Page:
Porosity, machine, subtraction, substitution: on the formal address to politics in works by Brighid Fitzgerald, Rosie Isaac, Nicholas Mangan and Tom Nicholson

We started thinking about different forms by which art makes an address to politics after a visitor commented on a perceived lack of political content in Australian art. As a local said of such opinions: ‘It’s like they think we don’t have e-flux here.’ So we tried to identify different manifestations of politics in some […]

Jared Davis

Unknown memories: internet rappers, network consumption and aggregated style

We’re not going to pull the death of the author on you again. No, not that again![^1] —Claire Fontaine, Ready-Made Artist and Human Strike: A Few Clarifications, 2005 While researching for this piece I came across a blog article seeking to verify the popular attribution to Pablo Picasso of the quote: ‘Good artists copy; great […]

Tara McDowell

This monstrous neologism: on Lyotard’s Les Immatériaux

Les Immatériaux roughly translates to ‘the immaterials’ or ‘the non-materials’. These materials are new in that they newly challenge our relationship to the world, whether through the dehumanisation of technology or by the faltering of man’s mastery over nature. And so the exhibition was filled with computers (often malfunctioning) but also artificial skin, Kevlar, and […]

Christopher Williams-Wynn

On the (im)possibility of anachronism in contemporary art

When investigating cultural understandings of time and space at the beginning of the twentieth century, historian Stephen Kern notes a rising contest between ideas of public (or social) time and private time in Europe.[^1] Public time is the realm of shared understandings of temporal experience, disseminated through calendars, clocks and the adoption of standard time, […]

Amanda Kouriroukidis

Divine comedies, they’re getting worse every year

An impeccable looking man in a tuxedo jacket and striped pants enters carrying a headless dressmaker’s dummy. He feigns marriage, puts a bunch of artificial flowers at the dummy’s feet, sits down, turns his back to the audience and begins to speak. As he speaks the tension in the room weighs heavier and heavier. Soon […]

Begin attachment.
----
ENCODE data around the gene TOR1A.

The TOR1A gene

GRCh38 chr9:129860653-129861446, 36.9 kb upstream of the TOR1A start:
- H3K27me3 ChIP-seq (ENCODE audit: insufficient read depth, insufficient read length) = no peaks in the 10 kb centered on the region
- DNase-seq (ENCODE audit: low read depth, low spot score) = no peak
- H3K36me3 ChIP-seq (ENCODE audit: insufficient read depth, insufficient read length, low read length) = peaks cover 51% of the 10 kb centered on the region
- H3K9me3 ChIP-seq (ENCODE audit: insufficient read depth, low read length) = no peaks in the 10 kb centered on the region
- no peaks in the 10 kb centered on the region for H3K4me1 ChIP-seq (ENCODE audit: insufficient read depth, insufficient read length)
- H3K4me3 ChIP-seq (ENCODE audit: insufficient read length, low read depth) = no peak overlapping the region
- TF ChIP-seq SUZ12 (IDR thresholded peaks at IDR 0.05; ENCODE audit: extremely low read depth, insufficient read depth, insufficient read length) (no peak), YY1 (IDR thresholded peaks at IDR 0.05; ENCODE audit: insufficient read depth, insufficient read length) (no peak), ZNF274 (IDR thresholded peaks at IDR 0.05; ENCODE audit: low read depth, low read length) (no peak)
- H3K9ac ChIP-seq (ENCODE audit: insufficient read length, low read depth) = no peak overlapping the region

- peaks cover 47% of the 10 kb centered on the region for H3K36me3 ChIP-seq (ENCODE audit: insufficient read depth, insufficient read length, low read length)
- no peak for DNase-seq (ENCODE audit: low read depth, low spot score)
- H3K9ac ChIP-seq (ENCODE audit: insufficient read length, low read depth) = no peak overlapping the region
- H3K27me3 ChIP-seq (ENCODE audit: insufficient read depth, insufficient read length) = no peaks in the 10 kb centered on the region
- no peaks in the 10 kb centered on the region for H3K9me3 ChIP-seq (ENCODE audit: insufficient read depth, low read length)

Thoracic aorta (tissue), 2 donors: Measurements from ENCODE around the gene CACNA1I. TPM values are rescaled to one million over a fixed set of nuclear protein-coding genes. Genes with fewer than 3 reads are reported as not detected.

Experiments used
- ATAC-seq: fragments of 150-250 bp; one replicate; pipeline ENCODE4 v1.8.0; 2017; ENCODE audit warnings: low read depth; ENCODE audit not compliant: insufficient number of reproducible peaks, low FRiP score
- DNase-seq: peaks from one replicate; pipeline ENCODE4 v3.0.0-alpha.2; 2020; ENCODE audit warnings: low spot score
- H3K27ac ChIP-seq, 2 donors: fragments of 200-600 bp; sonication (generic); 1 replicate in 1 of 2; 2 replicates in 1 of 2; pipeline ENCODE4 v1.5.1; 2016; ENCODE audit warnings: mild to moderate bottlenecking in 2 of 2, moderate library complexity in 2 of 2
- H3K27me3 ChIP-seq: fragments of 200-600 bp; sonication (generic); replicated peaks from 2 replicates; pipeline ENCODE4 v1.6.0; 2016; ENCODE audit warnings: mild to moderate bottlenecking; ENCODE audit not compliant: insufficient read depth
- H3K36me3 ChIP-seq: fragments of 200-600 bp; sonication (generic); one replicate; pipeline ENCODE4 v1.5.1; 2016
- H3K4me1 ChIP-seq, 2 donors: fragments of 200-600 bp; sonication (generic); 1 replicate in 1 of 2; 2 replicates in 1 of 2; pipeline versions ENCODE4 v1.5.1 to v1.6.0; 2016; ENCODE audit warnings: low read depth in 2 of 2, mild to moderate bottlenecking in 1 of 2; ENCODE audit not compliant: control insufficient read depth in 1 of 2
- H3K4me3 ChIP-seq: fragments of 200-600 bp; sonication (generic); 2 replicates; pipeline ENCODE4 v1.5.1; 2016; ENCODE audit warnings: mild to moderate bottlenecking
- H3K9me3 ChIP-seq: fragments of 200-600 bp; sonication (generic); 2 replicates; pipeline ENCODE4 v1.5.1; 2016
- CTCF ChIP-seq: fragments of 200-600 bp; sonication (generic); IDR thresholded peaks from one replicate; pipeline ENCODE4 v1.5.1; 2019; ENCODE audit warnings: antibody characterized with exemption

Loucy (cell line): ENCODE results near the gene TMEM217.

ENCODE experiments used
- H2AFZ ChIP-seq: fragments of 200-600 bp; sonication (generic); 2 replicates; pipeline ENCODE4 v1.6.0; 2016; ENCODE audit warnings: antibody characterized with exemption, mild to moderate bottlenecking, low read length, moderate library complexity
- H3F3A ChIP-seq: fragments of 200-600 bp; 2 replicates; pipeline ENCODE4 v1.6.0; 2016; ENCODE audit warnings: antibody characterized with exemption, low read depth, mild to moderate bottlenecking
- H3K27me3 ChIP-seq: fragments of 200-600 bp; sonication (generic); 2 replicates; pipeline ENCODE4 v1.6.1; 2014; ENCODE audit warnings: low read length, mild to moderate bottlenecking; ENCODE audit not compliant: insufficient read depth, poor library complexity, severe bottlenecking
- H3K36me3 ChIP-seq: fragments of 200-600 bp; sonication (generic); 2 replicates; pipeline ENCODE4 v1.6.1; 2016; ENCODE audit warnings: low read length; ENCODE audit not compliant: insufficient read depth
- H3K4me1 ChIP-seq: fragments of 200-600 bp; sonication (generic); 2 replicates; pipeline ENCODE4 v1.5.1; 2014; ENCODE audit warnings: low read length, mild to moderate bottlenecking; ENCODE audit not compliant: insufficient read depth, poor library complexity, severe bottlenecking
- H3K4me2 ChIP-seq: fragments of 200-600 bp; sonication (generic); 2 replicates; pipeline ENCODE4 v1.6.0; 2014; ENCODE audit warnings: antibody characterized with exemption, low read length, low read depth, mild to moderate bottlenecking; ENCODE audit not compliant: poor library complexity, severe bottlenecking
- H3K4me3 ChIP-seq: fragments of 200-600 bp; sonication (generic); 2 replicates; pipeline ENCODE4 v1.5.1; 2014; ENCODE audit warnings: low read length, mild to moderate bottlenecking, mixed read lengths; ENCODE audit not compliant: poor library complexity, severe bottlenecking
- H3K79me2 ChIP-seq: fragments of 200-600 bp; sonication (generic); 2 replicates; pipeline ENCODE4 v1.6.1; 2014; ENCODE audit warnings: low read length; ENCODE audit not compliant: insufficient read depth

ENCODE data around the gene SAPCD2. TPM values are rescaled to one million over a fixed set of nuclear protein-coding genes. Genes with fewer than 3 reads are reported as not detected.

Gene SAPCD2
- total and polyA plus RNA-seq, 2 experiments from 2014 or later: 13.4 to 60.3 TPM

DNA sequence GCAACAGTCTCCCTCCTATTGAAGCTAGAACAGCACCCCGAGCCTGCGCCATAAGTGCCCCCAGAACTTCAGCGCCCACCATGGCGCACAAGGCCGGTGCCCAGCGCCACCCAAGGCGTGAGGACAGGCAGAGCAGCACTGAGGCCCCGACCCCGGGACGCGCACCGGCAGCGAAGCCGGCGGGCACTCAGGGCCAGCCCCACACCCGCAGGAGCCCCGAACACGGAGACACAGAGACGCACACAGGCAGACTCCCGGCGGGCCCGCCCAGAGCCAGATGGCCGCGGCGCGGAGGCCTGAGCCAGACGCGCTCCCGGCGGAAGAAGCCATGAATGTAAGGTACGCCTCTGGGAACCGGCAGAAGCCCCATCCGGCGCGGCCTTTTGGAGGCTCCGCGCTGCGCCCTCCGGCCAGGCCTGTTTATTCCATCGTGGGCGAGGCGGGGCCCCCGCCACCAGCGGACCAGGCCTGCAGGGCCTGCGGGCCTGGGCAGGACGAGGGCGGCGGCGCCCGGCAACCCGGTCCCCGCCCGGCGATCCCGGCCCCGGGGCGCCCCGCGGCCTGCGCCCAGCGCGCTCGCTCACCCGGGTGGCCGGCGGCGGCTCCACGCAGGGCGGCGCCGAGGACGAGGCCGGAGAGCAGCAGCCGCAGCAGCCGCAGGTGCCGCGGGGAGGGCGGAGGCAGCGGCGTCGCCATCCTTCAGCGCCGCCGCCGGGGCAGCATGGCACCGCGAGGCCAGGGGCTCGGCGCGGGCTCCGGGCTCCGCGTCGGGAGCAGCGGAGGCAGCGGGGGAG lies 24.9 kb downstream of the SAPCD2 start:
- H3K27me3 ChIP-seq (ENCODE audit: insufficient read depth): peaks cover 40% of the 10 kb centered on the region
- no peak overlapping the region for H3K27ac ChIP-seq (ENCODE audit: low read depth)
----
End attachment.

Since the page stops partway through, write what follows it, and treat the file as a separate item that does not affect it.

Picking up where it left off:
Danny Butt

Theses on art and knowledge

‘Knowledge’, as described by educational institutions, is disciplinary knowledge. There is no way to know how much knowledge is held in an object of knowledge (a report, for example) until one has done the work to understand how a field of knowledge is constructed. No report is self-authoring, containing all the knowledge needed to understand […]

Matthew Shannon

Cloth of the world

The Mappa Mundi: an example from history of another internet. Although revolutionary in scope, the internet’s quest to amass knowledge into one repository isn’t a new idea. There is a lineage of both libraries and encyclopaedias stretching back to ancient times, for example the great library of Alexandria and Pliny’s Naturalis Historia, written in AD77. […]

Sophie Knezic

Doctor Doctor: The emergence of the practice-led PhD

The amalgamation of art schools into university frameworks over the past decade has meant a new development in advanced degrees; the birth of the studio-based Doctor of Philosophy (PhD). In many ways this was an inevitability, part of the increasing tertiary accreditation of visual arts/studio arts courses over the late twentieth century. In Australia, initially […]

Justin Clemens

No creation but through submission

Arts Research? WTF?! Who the hell would consider bringing together such antipodal signifiers unless they were a bureaucrat or a pervert or both? Under what institutional conditions could such a rebarbative oxymoron even make sense? Surely the term freights all sorts of seamy occlusions and destructions? But perhaps my surprise—even shock and horror—at the very […]